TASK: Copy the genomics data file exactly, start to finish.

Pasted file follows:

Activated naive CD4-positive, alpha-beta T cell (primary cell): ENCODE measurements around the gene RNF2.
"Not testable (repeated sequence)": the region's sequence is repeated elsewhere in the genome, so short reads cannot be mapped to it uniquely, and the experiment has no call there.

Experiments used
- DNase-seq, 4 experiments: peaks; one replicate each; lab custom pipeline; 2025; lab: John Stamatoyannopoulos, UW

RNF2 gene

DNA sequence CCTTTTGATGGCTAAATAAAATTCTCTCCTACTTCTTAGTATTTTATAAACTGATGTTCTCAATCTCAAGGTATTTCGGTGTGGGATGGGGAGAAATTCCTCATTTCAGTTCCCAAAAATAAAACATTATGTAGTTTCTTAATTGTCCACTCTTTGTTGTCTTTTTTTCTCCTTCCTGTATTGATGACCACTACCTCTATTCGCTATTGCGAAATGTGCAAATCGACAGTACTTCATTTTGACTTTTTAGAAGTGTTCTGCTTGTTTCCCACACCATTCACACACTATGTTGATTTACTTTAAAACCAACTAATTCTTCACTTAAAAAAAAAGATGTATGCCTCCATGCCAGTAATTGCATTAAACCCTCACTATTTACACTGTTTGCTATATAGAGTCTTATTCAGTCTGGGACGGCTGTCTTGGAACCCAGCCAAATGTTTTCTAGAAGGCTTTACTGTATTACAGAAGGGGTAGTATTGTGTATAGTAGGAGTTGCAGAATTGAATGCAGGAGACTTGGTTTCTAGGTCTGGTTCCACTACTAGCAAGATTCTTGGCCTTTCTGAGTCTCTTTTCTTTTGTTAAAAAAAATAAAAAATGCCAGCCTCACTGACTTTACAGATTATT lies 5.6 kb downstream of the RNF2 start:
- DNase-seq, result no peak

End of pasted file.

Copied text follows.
Activated naive CD4-positive, alpha-beta T cell (primary cell): ENCODE measurements around the gene RNF2.
"Not testable (repeated sequence)": the region's sequence is repeated elsewhere in the genome, so short reads cannot be mapped to it uniquely, and the experiment has no call there.

Experiments used
- DNase-seq, 4 experiments: peaks; one replicate each; lab custom pipeline; 2025; lab: John Stamatoyannopoulos, UW

RNF2 gene

DNA sequence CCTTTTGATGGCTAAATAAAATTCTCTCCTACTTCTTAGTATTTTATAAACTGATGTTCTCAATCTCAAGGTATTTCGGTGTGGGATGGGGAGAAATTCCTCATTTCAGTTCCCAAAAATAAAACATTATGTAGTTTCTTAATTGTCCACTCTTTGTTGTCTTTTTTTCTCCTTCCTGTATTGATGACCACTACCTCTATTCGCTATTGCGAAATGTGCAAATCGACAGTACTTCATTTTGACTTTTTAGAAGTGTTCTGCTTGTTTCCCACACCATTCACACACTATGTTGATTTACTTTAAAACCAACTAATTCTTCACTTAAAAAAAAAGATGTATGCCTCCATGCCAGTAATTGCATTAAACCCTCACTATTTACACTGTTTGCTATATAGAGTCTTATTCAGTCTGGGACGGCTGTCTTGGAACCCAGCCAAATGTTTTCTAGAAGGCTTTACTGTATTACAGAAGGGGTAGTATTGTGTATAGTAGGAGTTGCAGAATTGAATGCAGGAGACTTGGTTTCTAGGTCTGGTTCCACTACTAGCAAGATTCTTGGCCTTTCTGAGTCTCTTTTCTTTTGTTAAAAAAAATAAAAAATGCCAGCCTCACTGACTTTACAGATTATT lies 5.6 kb downstream of the RNF2 start:
- DNase-seq, result no peak